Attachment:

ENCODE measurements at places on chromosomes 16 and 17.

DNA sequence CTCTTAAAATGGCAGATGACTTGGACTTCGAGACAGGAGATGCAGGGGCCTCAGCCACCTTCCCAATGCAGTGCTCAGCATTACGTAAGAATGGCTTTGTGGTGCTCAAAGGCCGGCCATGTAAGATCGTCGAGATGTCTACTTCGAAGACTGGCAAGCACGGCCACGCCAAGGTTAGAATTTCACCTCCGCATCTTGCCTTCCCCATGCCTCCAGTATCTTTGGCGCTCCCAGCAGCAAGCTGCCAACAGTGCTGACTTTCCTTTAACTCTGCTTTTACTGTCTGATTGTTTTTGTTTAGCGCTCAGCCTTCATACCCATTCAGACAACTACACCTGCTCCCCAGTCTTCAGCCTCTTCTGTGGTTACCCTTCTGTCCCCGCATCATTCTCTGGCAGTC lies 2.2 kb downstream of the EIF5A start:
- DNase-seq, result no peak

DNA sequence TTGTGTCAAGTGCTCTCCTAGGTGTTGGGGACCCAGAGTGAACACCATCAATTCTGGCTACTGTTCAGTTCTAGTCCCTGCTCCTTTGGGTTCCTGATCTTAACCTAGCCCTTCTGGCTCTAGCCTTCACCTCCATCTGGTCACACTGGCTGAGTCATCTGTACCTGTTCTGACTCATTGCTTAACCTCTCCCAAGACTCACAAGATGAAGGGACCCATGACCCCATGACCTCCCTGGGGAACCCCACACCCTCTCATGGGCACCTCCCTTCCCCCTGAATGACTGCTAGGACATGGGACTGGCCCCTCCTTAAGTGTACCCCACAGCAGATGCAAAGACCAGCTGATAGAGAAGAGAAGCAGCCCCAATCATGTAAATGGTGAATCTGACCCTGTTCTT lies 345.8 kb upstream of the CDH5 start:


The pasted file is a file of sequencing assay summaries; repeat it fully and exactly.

ENCODE measurements at places on chromosomes 16 and 17.

DNA sequence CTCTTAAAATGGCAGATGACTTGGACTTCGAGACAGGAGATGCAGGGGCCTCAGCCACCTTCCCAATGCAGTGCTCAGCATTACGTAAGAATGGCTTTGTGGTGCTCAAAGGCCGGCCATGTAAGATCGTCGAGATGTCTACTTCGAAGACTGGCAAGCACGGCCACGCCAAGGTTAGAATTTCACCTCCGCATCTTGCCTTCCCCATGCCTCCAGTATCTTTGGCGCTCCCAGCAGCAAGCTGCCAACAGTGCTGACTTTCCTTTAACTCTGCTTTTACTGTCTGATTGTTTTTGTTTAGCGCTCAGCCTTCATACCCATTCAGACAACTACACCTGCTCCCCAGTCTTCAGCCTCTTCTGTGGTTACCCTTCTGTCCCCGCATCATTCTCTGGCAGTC lies 2.2 kb downstream of the EIF5A start:
- DNase-seq, result no peak

DNA sequence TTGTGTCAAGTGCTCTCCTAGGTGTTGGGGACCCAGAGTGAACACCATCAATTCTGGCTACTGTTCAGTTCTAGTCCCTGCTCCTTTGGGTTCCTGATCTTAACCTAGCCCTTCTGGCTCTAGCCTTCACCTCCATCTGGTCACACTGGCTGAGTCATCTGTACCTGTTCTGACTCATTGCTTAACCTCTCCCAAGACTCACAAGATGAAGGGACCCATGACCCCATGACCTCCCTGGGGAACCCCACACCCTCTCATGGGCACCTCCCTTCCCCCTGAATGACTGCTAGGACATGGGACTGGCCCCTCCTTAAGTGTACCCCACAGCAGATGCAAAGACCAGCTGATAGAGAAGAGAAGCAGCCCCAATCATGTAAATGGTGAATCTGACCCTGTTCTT lies 345.8 kb upstream of the CDH5 start: